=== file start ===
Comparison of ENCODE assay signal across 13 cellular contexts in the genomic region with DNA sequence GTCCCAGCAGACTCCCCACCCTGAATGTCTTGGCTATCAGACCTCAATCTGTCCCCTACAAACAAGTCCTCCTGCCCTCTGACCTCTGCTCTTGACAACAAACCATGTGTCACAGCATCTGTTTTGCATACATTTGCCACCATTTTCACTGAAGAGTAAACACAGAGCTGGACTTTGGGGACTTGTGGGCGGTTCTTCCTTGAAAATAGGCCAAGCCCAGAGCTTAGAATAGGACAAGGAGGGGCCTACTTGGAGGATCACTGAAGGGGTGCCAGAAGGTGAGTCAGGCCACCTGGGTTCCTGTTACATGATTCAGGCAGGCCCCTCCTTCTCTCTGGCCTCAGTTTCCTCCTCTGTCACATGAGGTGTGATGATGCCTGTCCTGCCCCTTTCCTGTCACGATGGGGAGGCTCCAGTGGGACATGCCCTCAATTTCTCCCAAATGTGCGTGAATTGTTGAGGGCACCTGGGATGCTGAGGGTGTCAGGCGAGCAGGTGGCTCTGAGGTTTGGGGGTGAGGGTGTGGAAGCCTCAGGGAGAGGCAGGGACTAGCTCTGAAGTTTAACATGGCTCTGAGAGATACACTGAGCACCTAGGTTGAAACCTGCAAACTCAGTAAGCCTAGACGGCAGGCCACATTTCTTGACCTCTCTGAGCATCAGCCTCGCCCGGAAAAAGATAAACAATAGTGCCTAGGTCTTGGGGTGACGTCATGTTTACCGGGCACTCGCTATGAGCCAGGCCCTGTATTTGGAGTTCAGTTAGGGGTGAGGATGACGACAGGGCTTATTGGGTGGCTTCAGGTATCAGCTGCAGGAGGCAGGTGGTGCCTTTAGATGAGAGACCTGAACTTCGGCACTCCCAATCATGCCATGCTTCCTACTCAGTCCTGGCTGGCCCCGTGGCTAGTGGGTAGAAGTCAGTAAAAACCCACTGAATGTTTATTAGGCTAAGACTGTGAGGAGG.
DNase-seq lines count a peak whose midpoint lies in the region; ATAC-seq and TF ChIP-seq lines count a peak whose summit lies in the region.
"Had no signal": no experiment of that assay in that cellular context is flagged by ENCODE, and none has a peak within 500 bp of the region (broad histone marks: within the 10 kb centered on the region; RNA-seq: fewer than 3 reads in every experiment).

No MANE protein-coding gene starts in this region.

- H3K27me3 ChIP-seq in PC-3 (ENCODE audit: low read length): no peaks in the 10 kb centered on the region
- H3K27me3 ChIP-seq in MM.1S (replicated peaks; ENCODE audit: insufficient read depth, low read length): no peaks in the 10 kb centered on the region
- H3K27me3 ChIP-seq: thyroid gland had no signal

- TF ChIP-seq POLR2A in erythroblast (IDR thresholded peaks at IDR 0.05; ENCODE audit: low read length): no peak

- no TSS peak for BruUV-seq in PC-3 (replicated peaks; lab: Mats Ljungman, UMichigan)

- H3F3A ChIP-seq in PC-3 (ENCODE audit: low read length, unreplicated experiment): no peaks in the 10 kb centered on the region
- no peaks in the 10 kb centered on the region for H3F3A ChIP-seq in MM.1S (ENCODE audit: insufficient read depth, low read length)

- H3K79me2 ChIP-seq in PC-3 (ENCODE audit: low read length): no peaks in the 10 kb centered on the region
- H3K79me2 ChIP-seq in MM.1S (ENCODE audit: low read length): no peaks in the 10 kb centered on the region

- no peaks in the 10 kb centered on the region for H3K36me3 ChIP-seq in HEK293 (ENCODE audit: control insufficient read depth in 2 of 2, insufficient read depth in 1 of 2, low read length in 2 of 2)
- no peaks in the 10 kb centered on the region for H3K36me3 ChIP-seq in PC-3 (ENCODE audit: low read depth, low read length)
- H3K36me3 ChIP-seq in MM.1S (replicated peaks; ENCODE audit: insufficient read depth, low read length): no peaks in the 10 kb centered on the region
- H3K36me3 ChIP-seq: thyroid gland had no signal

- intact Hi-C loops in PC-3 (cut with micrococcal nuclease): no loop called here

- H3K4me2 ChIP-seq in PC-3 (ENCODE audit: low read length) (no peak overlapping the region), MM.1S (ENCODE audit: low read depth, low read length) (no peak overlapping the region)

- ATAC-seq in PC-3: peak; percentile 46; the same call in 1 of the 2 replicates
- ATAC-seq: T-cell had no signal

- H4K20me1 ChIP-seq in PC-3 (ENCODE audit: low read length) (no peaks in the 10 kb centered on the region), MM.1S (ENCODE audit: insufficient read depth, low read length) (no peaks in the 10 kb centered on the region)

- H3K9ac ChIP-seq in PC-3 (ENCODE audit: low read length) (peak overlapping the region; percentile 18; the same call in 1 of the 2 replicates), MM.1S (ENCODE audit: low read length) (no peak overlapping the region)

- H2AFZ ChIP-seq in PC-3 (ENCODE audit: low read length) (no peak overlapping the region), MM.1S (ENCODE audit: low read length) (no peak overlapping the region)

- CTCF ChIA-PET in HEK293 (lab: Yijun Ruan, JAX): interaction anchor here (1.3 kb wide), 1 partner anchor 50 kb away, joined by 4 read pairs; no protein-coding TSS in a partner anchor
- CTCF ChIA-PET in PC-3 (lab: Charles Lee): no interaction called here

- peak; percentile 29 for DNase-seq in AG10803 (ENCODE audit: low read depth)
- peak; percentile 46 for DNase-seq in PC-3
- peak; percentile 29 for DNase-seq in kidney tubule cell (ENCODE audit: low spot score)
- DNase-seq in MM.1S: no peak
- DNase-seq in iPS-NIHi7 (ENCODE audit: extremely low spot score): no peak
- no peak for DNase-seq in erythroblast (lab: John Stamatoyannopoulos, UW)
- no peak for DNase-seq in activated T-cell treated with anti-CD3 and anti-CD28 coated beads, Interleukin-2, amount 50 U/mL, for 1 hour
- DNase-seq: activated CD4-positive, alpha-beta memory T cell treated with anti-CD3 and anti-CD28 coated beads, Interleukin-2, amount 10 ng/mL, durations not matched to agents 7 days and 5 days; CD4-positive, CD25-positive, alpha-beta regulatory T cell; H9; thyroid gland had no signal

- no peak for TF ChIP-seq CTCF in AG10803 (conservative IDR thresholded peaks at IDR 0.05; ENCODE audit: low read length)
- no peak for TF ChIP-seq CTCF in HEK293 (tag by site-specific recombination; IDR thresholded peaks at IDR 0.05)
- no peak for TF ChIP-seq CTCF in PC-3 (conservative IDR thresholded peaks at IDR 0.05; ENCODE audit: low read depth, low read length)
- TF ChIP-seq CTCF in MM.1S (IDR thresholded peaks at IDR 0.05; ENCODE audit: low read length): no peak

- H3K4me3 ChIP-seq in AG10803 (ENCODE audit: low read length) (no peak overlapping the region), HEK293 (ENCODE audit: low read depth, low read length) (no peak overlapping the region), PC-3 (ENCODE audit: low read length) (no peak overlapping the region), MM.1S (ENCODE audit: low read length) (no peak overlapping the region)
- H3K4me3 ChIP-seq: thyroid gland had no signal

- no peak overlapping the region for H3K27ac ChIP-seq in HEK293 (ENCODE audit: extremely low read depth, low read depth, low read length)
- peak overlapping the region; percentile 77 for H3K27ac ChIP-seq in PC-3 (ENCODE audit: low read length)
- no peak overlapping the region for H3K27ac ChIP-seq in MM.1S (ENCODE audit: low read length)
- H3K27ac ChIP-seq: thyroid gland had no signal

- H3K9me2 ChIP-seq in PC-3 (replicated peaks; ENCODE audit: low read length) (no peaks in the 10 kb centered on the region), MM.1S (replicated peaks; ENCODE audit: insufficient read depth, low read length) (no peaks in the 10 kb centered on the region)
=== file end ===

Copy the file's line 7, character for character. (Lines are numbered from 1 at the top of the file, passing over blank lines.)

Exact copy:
- H3K27me3 ChIP-seq: thyroid gland had no signal